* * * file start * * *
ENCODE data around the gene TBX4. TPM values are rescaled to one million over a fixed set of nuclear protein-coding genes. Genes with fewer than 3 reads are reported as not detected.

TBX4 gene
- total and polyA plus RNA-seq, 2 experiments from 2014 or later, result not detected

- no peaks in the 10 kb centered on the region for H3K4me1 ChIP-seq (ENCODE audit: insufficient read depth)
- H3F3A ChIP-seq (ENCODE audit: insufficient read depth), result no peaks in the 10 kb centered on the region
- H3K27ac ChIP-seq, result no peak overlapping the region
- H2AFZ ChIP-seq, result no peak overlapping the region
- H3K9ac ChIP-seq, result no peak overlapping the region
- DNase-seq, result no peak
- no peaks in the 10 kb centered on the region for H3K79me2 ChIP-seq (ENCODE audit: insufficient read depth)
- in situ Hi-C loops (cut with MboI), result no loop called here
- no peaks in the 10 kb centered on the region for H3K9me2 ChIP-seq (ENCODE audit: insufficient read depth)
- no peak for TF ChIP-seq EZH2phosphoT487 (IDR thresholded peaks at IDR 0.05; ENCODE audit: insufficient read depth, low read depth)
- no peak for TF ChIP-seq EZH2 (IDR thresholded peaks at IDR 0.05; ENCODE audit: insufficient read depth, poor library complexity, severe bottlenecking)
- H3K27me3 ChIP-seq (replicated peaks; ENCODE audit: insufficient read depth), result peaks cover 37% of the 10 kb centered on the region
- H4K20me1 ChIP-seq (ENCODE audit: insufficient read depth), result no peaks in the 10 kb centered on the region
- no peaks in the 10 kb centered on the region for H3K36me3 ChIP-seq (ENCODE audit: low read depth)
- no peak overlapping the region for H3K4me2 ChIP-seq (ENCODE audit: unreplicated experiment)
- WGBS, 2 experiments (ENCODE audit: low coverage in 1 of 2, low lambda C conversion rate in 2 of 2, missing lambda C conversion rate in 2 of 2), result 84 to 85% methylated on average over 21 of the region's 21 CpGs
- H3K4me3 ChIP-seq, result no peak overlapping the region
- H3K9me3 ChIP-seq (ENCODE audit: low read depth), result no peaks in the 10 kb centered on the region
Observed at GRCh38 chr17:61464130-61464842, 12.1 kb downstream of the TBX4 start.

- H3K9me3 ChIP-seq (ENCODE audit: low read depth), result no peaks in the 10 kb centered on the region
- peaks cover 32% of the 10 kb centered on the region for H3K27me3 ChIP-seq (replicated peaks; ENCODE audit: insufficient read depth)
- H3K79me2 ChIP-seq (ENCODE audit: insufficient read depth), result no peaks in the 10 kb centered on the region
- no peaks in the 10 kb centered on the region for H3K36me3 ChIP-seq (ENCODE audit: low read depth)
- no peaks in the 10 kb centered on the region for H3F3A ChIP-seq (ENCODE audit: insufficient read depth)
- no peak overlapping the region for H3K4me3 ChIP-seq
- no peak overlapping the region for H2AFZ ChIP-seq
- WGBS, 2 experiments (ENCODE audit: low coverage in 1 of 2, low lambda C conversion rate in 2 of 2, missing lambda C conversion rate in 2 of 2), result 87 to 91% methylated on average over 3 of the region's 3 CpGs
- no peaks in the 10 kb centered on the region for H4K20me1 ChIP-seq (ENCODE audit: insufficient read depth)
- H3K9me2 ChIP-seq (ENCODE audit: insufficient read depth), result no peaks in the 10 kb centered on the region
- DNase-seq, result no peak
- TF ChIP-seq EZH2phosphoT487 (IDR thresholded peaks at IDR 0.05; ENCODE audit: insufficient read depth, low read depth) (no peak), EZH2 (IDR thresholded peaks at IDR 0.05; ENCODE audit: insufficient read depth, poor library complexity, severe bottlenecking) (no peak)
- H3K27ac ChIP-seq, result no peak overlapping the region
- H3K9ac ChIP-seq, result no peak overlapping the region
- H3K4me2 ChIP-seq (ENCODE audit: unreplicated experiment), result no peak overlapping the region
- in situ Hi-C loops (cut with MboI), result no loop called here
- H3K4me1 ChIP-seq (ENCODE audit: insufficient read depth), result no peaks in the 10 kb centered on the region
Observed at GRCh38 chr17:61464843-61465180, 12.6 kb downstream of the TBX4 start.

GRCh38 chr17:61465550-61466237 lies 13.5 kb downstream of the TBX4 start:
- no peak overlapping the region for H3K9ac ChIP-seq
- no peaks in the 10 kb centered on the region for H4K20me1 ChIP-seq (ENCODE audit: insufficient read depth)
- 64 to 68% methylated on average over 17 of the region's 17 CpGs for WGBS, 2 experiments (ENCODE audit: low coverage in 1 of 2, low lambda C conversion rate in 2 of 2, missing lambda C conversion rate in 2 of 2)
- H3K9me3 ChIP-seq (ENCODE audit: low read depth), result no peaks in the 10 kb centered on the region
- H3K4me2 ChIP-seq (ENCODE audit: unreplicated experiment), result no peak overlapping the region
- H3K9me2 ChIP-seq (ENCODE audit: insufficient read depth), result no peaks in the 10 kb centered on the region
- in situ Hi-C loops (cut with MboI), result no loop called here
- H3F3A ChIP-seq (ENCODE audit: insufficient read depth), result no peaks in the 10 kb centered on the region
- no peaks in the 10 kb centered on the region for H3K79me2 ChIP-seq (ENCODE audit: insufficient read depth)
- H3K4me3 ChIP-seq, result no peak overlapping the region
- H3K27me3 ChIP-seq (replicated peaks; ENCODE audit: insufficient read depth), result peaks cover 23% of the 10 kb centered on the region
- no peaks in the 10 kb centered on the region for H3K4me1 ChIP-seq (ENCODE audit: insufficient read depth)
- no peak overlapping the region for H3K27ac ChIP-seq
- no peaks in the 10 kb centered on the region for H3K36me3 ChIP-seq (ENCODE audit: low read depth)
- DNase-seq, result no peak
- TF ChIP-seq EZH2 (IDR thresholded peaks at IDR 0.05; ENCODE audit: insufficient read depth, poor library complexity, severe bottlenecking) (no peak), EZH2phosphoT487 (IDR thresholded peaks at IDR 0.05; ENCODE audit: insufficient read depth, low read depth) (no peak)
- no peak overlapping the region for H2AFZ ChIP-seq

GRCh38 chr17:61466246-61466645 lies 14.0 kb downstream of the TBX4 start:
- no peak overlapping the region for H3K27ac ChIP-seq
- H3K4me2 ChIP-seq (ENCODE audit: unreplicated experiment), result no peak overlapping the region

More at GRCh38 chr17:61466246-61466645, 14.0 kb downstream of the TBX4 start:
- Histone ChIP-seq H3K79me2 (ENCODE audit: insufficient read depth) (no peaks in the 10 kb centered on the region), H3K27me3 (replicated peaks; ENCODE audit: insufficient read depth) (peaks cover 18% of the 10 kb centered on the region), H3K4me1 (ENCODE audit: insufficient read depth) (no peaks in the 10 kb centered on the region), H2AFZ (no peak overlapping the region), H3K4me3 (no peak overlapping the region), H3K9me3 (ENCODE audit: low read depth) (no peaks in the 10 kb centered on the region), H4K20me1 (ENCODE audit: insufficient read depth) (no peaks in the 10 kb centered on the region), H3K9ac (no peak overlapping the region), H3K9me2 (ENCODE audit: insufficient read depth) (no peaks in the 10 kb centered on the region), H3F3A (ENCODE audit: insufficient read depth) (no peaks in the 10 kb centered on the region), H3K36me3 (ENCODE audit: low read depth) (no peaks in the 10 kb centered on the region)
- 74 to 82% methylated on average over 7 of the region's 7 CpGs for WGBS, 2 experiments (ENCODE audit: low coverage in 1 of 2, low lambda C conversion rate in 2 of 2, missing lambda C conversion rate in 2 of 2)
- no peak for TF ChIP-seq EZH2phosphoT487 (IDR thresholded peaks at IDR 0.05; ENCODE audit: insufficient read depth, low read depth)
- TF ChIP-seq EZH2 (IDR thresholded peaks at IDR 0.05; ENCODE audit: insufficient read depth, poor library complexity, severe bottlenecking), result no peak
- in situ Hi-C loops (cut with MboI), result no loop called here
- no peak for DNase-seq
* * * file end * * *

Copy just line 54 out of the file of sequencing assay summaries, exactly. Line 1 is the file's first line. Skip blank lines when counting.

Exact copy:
- no peak overlapping the region for H3K27ac ChIP-seq